The World Trade Organization revised downward its projection for world trade growth in 2013 to 3.3% in real terms from its September forecast of 4.5%, which is below the annual average of 5.3% for the past 20 years. It attributed the change to the adverse impact of the European economic slowdown on global import demand, which will be partly offset by improved economic prospects for the United States.
It expected world trade growth to accelerate to 5% in real terms in 2014 assuming a strong recovery in global output. On the export side, the WTO anticipated a 1.4% increase in developed economies' exports, down from an earlier forecast of 3.3%; and a 5.3% rise in exports from developing countries and Commonwealth of Independent States (CIS) relative to a previous projection of 5.7%.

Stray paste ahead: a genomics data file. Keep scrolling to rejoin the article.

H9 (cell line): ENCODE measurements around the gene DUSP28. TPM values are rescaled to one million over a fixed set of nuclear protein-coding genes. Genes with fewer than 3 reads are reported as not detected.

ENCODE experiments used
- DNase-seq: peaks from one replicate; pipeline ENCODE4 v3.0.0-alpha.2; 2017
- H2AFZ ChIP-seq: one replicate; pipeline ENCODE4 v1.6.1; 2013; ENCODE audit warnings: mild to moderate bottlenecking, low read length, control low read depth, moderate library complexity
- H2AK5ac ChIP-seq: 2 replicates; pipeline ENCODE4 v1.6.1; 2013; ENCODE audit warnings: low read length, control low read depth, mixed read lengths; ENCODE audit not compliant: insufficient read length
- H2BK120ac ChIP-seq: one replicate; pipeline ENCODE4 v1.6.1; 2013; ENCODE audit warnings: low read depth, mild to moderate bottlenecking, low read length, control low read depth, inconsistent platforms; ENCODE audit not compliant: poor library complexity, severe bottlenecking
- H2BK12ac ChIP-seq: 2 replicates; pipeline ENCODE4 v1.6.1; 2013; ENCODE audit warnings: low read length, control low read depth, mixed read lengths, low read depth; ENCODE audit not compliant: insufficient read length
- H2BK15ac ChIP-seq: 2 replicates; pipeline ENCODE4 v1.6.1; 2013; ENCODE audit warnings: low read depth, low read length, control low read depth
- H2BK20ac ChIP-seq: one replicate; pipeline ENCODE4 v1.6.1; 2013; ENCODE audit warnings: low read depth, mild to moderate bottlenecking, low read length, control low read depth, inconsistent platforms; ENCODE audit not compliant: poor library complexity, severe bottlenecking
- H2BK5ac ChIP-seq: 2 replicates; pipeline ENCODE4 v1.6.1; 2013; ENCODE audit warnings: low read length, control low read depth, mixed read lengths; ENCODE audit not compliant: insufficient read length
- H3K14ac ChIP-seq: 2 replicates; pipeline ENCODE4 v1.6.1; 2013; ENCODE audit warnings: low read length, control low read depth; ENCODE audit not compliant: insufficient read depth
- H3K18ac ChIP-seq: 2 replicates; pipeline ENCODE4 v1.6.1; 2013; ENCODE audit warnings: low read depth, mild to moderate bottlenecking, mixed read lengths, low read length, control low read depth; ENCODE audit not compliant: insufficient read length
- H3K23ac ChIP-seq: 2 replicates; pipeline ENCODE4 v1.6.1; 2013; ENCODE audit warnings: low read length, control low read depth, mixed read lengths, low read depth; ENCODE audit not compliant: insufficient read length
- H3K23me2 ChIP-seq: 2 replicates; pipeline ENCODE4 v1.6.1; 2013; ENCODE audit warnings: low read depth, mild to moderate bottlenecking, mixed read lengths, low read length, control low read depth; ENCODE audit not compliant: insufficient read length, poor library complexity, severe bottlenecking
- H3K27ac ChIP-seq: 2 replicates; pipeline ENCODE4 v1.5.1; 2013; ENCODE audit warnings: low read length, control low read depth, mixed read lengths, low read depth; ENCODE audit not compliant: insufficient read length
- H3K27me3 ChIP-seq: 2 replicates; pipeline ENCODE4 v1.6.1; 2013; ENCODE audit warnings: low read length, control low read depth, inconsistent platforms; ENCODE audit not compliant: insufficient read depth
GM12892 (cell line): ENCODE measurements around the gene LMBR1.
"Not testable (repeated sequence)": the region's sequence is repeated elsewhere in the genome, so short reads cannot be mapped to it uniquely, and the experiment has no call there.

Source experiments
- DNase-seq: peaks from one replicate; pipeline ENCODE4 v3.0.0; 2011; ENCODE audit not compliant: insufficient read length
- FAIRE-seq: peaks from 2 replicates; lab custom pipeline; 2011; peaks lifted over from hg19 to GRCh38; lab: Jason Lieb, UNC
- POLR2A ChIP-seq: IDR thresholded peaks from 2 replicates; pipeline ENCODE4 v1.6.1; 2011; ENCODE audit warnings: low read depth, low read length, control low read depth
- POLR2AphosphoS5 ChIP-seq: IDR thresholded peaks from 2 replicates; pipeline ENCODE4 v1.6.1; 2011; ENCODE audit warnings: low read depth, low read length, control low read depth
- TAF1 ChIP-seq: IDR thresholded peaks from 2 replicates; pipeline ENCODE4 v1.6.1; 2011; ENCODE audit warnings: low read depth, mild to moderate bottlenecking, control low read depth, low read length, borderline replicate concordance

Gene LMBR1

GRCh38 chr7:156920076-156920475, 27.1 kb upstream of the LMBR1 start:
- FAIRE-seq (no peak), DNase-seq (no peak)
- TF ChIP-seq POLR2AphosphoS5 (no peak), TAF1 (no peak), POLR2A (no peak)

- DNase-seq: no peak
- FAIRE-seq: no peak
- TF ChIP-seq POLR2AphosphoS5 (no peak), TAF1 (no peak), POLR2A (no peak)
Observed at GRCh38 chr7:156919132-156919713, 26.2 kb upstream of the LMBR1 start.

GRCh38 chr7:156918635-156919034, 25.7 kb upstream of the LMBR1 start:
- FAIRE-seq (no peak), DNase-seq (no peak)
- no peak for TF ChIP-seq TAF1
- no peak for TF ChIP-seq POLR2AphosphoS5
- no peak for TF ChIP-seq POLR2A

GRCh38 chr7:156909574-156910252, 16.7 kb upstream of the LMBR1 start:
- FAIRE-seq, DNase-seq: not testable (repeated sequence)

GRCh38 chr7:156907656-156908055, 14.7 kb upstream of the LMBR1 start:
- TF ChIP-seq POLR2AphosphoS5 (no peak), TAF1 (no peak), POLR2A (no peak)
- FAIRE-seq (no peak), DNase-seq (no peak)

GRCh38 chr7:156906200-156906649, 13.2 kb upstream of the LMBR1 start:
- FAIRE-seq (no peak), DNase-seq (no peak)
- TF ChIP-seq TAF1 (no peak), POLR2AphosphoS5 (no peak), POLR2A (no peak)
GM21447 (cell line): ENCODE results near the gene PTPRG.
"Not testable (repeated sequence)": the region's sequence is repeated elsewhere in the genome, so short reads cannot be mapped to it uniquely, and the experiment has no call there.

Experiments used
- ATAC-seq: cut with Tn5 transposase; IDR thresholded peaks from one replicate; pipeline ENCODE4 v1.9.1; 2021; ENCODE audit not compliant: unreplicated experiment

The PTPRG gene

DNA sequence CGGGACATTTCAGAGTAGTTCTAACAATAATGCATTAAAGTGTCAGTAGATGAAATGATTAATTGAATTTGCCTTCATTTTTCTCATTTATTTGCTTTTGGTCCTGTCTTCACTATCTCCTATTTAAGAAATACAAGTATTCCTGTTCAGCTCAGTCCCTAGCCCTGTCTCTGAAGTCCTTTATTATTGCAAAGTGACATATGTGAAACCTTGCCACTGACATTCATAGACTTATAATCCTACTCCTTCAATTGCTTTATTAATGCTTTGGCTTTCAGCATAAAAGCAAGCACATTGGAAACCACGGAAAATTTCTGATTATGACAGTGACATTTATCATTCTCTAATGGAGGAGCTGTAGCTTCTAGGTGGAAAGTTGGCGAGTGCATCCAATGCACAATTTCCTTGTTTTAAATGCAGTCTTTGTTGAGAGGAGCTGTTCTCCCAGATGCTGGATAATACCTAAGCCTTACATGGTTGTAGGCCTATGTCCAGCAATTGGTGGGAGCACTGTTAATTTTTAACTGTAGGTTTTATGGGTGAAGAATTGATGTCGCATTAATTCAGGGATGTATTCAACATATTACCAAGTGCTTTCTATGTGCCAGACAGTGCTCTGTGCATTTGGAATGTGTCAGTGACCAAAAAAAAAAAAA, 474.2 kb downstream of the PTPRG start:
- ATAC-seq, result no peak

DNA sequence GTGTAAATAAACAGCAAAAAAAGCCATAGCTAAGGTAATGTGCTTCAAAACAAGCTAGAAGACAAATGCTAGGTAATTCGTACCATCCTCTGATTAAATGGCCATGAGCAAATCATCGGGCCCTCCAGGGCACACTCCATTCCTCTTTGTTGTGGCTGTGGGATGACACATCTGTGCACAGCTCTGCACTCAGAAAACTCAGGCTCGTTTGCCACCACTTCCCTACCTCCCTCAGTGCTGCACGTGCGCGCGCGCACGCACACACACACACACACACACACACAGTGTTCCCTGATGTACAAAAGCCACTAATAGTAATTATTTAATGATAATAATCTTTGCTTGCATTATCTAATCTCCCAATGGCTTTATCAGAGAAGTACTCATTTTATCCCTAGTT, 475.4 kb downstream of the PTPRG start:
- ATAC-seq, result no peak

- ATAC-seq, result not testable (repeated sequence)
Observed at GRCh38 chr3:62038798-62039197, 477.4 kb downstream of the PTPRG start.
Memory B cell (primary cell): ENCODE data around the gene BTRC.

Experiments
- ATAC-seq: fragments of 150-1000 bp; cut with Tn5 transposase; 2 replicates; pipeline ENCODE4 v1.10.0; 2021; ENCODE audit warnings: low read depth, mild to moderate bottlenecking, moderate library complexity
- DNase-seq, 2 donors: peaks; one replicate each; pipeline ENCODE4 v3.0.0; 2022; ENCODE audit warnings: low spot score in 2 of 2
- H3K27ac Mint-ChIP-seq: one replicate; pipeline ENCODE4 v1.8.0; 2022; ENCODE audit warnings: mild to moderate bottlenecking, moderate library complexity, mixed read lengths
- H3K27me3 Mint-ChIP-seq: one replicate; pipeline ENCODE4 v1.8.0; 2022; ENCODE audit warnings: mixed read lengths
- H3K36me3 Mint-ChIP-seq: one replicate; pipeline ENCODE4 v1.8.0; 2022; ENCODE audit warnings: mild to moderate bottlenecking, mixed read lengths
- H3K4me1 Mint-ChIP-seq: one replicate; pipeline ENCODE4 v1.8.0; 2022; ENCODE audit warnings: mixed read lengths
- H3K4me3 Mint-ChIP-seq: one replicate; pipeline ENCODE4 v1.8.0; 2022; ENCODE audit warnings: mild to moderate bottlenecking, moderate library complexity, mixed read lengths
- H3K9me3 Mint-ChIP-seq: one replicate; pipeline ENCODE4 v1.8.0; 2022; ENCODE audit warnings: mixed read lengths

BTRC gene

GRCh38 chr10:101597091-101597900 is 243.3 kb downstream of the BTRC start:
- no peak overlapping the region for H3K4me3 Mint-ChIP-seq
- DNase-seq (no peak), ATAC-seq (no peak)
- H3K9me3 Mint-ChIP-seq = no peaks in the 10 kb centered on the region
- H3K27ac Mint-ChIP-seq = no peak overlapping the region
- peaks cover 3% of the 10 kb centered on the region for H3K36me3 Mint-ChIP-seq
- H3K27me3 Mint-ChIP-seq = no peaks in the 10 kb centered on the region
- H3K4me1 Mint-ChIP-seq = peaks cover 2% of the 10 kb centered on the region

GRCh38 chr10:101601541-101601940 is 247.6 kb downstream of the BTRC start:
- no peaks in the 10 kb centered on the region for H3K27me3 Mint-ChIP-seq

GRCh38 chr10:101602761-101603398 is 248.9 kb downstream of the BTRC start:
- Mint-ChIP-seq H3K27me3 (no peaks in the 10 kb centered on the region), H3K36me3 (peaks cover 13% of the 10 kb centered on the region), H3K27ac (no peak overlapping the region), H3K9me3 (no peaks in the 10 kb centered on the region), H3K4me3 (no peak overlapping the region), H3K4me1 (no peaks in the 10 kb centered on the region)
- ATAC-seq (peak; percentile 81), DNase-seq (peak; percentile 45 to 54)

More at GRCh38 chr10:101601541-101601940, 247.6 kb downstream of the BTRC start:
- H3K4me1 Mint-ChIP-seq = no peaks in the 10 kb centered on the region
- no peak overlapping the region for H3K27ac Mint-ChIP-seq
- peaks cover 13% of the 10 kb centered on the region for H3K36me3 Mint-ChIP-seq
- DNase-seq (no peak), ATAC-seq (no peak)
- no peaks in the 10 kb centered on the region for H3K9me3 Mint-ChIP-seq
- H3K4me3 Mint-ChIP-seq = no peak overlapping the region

On the import side, it forecast imports to developed economies to grow by 1.4% in 2013, down from an earlier forecast of 3.4%, and imports to developing countries and the CIS to rise by 5.9% relative to an earlier forecast of 6.1%. In parallel, the WTO expected exports from developed economies to increase by 2.6% in 2014 and imports to these countries to grow by 3.2%; while it forecast exports from developing economies including CIS countries to increase by 7.5% in 2014 and imports to these economies to rise by 7.4%.
World Trade Organization